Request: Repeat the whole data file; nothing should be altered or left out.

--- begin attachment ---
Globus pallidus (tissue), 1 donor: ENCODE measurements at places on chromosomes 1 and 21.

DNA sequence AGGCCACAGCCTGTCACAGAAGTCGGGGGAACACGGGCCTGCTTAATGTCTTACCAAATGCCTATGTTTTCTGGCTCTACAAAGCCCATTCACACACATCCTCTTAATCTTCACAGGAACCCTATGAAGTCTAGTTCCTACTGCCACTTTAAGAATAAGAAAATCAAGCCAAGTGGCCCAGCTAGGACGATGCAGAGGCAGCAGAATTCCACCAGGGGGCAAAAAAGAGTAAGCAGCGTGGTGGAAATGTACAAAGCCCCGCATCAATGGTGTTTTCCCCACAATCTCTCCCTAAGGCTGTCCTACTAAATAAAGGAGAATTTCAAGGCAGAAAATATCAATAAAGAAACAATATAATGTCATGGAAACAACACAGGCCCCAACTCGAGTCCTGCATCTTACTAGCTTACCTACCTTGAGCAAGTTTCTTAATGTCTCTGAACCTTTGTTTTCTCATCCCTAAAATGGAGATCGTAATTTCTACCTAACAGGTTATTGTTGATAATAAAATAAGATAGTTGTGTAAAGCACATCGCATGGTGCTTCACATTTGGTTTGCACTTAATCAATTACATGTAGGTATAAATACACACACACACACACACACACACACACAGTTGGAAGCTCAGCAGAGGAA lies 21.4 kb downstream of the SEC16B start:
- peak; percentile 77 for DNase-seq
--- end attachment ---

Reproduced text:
Globus pallidus (tissue), 1 donor: ENCODE measurements at places on chromosomes 1 and 21.

DNA sequence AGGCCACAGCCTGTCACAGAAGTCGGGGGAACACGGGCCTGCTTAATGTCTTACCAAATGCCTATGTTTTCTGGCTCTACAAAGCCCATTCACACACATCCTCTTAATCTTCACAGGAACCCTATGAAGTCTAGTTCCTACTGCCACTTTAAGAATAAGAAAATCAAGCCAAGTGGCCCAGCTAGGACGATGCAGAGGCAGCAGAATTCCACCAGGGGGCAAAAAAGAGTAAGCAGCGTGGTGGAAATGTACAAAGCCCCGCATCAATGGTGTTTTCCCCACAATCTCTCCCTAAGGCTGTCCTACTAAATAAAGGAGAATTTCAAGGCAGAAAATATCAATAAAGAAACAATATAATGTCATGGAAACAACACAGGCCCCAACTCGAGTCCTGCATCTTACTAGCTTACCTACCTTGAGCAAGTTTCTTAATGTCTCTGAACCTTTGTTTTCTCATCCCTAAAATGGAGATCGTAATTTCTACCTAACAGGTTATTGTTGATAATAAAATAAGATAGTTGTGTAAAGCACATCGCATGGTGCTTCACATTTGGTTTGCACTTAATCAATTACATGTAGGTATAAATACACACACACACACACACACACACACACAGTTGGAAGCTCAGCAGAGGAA lies 21.4 kb downstream of the SEC16B start:
- peak; percentile 77 for DNase-seq